For her part, co-ordinating this complex, unique deal has taught Chell some valuable de-risking lessons. The first step, she says, is to thoroughly understand the pension plan.

“Really understand your plan benefits as plan specifics that can impact and potentially increase costs,” says Chell. “Understand the characteristics of your liabilities in relation to your assets; understand how they move together.” It’s also critical to ensure that the plan data you use is as accurate as possible, she adds. Chell also advises pension plan sponsors that are looking to de-risk through an annuity to get as many quotes as possible and to research the insurers providing the quotes.

What’s Old is New Again
Following this landmark deal, Canada’s demand for annuities will likely grow, according to industry stakeholders. “With the whole focus around trying to contain the risk and off-load the risk, I could see this becoming a very good solution for plan sponsors and plan members as well,” Chell says.

Sweatman agrees, explaining that the de-risking doesn’t have to be complete: employers can off-load some of their liabilities or, if they have an inflationadjusted plan, some of their indexed exposure. Since 2009, about 15 annuity buy-in deals have occurred in Canada, involving several of the country’s insurers, while the U.S. has seen just one buy-in deal, Simmons adds.

What’s interesting is that the use of annuities as a de-risking tool has actually been around for decades. “The concept is not new—it’s just repackaging an old idea,” Sweatman explains. The practice became less popular over time, as pension plan sponsors progressively looked to equities in order to increase returns. However, lately—especially since the 2008 financial crisis, which brought the volatility of equity markets to the forefront—pension funds are eyeing annuities once again, Sweatman adds.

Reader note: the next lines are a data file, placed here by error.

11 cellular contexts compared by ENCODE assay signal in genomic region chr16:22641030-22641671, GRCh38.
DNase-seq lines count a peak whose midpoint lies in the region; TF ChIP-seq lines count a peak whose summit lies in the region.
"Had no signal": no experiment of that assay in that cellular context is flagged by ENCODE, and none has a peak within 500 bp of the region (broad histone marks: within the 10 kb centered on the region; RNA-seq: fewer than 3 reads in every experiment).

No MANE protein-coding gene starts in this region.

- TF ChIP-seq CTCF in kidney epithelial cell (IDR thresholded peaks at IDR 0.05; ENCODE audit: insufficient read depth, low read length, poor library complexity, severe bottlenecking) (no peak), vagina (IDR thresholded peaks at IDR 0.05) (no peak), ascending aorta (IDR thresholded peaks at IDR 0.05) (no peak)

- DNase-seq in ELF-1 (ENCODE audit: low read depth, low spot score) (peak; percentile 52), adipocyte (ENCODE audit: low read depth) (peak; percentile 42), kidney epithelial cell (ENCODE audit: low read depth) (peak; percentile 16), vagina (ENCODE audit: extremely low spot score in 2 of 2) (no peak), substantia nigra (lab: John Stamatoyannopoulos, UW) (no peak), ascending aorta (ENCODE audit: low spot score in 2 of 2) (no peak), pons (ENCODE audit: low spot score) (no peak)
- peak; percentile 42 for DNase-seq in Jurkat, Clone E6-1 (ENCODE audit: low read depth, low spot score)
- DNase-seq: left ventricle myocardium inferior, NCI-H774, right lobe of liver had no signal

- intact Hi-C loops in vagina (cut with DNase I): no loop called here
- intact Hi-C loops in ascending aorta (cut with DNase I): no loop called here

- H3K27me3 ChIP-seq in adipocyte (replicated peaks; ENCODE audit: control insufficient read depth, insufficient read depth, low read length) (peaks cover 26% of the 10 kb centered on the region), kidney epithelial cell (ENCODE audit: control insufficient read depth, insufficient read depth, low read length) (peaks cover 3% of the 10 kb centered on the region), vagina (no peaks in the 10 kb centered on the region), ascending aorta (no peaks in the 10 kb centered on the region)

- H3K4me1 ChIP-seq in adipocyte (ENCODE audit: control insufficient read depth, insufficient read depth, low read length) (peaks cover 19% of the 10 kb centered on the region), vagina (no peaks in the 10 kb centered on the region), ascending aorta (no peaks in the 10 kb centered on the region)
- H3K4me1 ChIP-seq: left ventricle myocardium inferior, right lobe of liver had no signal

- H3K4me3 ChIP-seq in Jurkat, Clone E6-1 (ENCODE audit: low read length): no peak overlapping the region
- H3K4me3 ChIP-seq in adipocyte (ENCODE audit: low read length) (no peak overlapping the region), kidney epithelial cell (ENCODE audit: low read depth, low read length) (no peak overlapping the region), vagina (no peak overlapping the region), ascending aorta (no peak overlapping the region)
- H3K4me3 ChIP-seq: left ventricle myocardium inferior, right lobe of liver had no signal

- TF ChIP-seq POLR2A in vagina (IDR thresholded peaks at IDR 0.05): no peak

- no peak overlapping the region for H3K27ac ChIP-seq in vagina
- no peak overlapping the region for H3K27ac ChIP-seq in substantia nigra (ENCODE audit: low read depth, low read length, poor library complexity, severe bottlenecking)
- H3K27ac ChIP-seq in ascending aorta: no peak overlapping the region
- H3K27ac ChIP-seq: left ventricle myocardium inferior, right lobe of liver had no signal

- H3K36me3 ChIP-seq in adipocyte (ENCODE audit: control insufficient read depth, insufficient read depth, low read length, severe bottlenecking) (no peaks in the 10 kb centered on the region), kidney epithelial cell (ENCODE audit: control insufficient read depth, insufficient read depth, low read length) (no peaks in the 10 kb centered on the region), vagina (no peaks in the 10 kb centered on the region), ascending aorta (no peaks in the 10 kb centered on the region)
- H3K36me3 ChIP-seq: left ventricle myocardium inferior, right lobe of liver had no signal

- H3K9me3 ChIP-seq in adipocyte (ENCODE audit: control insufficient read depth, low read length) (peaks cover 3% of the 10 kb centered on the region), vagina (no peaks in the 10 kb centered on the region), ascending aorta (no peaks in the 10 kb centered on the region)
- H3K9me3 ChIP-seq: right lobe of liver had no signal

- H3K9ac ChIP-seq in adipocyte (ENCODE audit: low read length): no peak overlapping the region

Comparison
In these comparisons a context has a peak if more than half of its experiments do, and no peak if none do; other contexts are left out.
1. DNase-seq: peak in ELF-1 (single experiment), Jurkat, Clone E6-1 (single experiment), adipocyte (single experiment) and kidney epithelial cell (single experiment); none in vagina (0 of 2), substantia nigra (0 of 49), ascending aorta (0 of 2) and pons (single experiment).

North America’s annuity renaissance began in the U.S. in the summer of 2012, when General Motors Co. shifted its pension risk to Prudential Financial of America in an effort to reduce pension obligations by $26 billion. Then, in October 2012, Verizon Communications transferred a quarter of its pension obligations—$7.5 billion—to Prudential as well. “That piqued interest in Canada,” Sweatman notes.

Meanwhile, in Manitoba, the CWB looks back on its de-risking initiative as a win-win. “We’ve secured the benefits for plan members while reducing our risk,” says Chell.

Q&A

Brita Chell explains how the Canadian Wheat Board positioned its de-risking strategy to stakeholders

How hard was it to make the case for change to senior decision-makers?

Pension is a complex topic, and not one that senior decision-makers are familiar with. [But] they knew very well we had incurred a number of solvency deficiencies, which they asked management to research. So with this request— plus the change in the CWB’s mandate—it wasn’t too difficult to persuade them that we had to wind down the plan and transfer the risks associated with it to an insurance company.

How did you communicate the change to plan members?

We used a letter in the mail—we sent two letters over the year. It might seem a bit old-fashioned, [but] our members are diverse in terms of age. Also, when you have subject matter that is so complex, and it all pertains to a very important decision, it helps to have the information in your hand so you can refer to it as many times as you need to.

Did plan members voice any concerns?

Benefit security and maintaining the full benefit promise, including the indexing portion, was key for plan members. In fact, the most common question asked by plan members was, ‘Is this annuity indexed?’ Knowing plan members’ concerns or ‘trigger points’ was an important factor in our decision. We delivered on the indexing and all elements of the plan benefits; plus, we de-risked the plan to a highly rated insurance company that has a very strong reputation in Canada. Therefore, making the case for de-risking to plan members was easier. [And] members had an appreciation that, going forward, [the board] could not bear the risk of the pension plan.

Yaldaz Sadakova is associate editor of Benefits Canada.

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Copyright © 2020 Transcontinental Media G.P. This article first appeared in Benefits Canada.